Reviews

User-contributed reviews

WorldCat User Reviews (1)

COMPLEXITY: THE EMERGING SCIENCE AT THE EDGE OF ORDER AND CHAOS

by wppalmer (WorldCat user published 2011-03-10) Excellent Permalink

Review of COMPLEXITY: THE EMERGING SCIENCE AT THE EDGE OF ORDER AND CHAOS by M. Mitchell Waldrop, published by Simon & Schuster New York, USA. (1992).
Reviewer: W. P. Palmer

"Cerebral journalese" would be my brief summary of this book. It certainly makes "a good read", as it...
Read more...  Read more...

  • Was this review helpful to you?
  •   
Retrieving GoodReads reviews...
Retrieving DOGObooks reviews...

Tags

All user tags (8)

View most popular tags as: tag list | tag cloud

Confirm this request

You may have already requested this item. Please select Ok if you would like to proceed with this request anyway.

Linked Data


<http://www.worldcat.org/oclc/26310607>
library:oclcnum"26310607"
library:placeOfPublication
library:placeOfPublication
owl:sameAs<info:oclcnum/26310607>
rdf:typeschema:Book
schema:about
schema:about
schema:about
schema:about
schema:about
schema:about
schema:about
schema:about
schema:about
schema:about
schema:about
schema:about
schema:about
schema:about
schema:about
schema:about
schema:about
schema:about
schema:about
schema:about
schema:about
schema:about
schema:about
schema:about
schema:copyrightYear"1992"
schema:creator
schema:datePublished"1992"
schema:exampleOfWork<http://worldcat.org/entity/work/id/686169180>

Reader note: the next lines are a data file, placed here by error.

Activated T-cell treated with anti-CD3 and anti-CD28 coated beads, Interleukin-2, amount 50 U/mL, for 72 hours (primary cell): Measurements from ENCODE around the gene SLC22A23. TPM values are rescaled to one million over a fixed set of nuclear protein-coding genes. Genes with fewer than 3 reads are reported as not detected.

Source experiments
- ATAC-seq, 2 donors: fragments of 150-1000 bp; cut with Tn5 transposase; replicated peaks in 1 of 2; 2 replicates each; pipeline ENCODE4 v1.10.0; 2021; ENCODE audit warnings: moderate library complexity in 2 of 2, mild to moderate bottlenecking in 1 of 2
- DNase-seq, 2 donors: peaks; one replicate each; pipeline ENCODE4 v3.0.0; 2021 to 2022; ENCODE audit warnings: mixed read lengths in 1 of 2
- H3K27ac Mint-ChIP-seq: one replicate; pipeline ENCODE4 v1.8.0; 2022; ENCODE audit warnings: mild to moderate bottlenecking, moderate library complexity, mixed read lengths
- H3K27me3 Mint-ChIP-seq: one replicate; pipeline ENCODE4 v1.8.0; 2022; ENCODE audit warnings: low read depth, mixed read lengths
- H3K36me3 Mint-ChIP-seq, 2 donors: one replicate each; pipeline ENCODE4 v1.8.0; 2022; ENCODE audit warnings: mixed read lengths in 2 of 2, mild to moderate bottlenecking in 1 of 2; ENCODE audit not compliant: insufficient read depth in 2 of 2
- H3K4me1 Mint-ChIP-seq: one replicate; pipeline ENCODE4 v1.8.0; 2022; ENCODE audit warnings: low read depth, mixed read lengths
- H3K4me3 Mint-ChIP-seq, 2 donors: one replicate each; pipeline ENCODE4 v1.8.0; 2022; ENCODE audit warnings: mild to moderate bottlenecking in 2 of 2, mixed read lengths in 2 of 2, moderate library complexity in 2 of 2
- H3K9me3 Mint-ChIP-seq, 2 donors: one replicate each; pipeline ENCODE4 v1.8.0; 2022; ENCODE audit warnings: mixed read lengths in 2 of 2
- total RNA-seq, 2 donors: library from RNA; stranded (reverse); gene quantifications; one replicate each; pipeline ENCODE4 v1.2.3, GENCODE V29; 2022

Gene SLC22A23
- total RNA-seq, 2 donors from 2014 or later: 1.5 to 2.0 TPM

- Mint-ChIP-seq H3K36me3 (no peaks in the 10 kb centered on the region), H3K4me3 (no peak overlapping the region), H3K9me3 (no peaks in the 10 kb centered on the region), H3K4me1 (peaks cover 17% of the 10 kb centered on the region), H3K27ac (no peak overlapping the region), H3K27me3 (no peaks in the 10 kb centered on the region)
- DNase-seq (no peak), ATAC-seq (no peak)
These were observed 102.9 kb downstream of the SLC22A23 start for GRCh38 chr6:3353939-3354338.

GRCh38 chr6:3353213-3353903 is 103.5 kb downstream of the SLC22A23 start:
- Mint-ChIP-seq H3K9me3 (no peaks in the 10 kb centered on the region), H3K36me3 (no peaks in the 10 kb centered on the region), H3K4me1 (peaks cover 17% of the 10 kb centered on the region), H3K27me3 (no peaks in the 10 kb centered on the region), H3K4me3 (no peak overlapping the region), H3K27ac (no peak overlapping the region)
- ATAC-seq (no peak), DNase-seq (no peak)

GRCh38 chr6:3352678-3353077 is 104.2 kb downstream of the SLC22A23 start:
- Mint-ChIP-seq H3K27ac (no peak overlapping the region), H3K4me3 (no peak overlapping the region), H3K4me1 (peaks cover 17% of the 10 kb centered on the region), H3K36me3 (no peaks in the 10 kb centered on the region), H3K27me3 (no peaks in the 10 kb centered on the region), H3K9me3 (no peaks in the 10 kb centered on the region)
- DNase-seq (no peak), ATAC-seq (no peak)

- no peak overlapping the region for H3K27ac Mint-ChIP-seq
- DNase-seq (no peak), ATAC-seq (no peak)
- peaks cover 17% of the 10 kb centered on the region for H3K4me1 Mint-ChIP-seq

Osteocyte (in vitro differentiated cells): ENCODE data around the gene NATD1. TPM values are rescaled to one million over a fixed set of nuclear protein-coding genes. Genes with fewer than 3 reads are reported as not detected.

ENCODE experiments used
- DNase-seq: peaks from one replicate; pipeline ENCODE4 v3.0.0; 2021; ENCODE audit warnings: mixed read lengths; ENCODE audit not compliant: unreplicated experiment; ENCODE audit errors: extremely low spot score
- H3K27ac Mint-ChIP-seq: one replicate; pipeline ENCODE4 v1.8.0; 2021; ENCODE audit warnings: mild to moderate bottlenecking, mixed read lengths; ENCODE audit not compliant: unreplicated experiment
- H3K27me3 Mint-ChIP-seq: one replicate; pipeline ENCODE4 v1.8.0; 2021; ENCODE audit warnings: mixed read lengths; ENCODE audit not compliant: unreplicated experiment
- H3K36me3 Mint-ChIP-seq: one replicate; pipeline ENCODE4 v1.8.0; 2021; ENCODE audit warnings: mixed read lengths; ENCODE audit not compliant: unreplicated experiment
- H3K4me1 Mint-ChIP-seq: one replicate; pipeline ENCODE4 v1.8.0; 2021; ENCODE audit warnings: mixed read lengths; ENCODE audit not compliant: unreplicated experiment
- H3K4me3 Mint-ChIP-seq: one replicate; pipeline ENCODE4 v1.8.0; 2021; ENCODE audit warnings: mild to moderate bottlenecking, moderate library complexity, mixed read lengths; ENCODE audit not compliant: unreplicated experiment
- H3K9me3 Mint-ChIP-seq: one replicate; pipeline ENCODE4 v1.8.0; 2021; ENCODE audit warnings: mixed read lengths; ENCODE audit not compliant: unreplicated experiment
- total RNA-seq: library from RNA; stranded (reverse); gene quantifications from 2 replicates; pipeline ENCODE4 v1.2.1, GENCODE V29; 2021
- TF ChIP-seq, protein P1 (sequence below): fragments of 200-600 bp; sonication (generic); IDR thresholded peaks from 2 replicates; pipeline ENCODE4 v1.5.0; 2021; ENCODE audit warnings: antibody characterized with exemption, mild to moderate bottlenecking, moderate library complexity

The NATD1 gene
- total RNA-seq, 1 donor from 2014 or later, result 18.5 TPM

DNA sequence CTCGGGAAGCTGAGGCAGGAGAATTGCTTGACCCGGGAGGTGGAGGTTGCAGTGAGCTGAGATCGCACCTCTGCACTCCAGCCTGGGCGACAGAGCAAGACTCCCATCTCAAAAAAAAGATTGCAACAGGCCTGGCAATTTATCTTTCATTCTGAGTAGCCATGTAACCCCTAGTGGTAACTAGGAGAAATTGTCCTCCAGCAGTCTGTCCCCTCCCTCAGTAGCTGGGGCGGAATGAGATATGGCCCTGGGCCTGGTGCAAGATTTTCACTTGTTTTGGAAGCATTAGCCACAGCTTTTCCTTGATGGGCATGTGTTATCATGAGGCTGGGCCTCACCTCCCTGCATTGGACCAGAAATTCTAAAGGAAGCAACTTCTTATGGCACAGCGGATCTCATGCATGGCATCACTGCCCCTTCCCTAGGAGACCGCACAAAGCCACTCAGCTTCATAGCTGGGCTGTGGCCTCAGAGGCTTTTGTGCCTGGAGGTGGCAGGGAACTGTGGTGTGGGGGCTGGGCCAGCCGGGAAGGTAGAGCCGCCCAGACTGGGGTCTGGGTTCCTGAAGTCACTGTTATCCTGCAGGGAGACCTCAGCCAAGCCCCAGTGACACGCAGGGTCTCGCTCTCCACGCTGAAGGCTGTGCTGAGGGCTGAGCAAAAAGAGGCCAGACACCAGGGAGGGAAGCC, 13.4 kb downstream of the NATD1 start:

schema:inLanguage"en"
schema:name"Complexity : the emerging science at the edge of order and chaos"@en
schema:numberOfPages"380"
schema:publisher
schema:reviews
rdf:typeschema:Review
schema:itemReviewed<http://www.worldcat.org/oclc/26310607>
schema:reviewBody""In a rented convent in Santa Fe, a revolution has been brewing. The activists are not anarchists, but rather Nobel Laureates in physics and economics such as Murray Gell-Mann and Kenneth Arrow, and pony-tailed graduate students, mathematicians, and computer scientists down from Los Alamos. They've formed an iconoclastic think tank called the Santa Fe Institute, and their radical idea is to create a new science called complexity." "These mavericks from academe share a deep impatience with the kind of linear, reductionist thinking that has dominated science since the time of Newton. Instead, they are gathering novel ideas about interconnectedness, coevolution, chaos, structure, and order - and they're forging them into an entirely new, unified way of thinking about nature, human social behavior, life, and the universe itself." "They want to know how a primordial soup of simple molecules managed to turn itself into the first living cell - and what the origin of life some four billion years ago can tell us about the process of technological innovation today. They want to know why ancient ecosystems often remained stable for millions of years, only to vanish in a geological instant - and what such events have to do with the sudden collapse of Soviet communism in the late 1980s. They want to know why the economy can behave in unpredictable ways that economists can't explain - and how the random process of Darwinian natural selection managed to produce such wonderfully intricate structures as the eye and the kidney. Above all, they want to know how the universe manages to bring forth complex structures such as galaxies, stars, planets, bacteria, plants, animals, and brains. There are common threads in all of these queries, and these Santa Fe scientists seek to understand them.""
schema:url
schema:workExample
schema:workExample

Content-negotiable representations

Close Window

Please sign in to WorldCat 

Don't have an account? You can easily create a free account.